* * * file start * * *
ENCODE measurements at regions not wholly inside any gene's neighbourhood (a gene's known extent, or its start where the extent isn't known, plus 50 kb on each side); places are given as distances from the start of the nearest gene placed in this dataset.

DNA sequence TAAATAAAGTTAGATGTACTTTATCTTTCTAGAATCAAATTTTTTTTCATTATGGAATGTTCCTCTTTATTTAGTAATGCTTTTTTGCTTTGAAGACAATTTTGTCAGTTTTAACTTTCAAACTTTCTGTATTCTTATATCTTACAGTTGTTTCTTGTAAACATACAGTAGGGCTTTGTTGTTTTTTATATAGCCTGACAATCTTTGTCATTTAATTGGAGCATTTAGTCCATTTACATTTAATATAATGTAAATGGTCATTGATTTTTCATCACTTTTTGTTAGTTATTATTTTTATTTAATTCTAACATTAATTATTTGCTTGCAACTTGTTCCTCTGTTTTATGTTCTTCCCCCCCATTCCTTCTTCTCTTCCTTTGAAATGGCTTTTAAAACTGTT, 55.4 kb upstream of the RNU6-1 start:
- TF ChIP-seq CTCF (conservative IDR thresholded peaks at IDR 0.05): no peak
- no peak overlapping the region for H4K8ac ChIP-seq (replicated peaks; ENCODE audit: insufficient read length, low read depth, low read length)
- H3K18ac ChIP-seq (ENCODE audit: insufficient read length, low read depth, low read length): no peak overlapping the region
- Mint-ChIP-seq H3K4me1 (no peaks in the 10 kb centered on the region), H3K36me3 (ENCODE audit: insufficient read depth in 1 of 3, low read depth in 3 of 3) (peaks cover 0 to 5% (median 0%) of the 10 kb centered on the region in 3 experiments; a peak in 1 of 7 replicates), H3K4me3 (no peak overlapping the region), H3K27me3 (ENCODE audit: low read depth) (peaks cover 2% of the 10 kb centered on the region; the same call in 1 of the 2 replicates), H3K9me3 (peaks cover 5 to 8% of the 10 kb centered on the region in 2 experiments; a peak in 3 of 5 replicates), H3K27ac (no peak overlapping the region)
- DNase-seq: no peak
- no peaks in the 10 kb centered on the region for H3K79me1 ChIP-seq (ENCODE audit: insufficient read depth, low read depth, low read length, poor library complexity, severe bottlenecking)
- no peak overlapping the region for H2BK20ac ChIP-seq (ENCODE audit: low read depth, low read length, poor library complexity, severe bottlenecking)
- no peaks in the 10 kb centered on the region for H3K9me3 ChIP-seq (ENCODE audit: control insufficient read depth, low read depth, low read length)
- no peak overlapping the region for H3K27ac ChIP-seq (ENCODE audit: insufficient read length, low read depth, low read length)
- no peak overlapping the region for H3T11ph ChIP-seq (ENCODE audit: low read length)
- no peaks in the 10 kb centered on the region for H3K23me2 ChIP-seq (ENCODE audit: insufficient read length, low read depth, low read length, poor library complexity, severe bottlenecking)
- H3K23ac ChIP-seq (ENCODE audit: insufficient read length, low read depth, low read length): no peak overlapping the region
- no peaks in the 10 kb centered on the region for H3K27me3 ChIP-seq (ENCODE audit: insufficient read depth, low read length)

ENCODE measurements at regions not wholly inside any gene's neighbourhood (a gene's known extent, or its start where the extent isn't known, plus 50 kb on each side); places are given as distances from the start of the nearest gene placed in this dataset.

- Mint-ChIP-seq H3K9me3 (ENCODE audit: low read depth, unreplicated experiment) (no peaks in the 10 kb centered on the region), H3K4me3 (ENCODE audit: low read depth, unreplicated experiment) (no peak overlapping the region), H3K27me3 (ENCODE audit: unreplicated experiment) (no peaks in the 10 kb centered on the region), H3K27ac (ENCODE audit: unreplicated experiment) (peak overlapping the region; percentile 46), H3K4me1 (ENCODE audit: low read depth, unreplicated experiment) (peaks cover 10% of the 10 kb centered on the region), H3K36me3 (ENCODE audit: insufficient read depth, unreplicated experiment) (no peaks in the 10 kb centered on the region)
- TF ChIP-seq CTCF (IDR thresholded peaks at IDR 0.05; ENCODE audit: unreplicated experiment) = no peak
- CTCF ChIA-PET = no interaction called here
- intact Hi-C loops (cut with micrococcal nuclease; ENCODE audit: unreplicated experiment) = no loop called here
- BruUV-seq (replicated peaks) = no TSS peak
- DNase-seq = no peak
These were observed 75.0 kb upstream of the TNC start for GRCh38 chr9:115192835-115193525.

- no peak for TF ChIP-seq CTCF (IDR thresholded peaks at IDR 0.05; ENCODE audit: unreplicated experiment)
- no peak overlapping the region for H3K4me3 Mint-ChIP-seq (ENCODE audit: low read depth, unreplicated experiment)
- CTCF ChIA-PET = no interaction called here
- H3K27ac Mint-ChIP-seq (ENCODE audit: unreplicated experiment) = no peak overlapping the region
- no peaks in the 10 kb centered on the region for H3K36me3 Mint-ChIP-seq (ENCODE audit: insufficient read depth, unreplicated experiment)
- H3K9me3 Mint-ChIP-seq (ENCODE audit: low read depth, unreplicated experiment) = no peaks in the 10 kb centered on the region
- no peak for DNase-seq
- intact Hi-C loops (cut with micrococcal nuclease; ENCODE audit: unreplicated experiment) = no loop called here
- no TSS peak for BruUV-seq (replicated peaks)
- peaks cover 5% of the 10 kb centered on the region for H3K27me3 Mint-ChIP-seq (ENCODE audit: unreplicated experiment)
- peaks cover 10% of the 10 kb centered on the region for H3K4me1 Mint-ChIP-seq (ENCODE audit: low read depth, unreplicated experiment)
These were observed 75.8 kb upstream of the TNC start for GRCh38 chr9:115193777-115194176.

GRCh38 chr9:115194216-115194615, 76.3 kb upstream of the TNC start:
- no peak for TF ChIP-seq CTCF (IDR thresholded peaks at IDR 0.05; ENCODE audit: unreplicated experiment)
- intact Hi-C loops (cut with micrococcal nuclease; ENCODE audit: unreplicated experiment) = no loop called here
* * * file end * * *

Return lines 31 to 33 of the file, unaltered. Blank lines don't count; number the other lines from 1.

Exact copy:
- intact Hi-C loops (cut with micrococcal nuclease; ENCODE audit: unreplicated experiment) = no loop called here
- no TSS peak for BruUV-seq (replicated peaks)
- peaks cover 5% of the 10 kb centered on the region for H3K27me3 Mint-ChIP-seq (ENCODE audit: unreplicated experiment)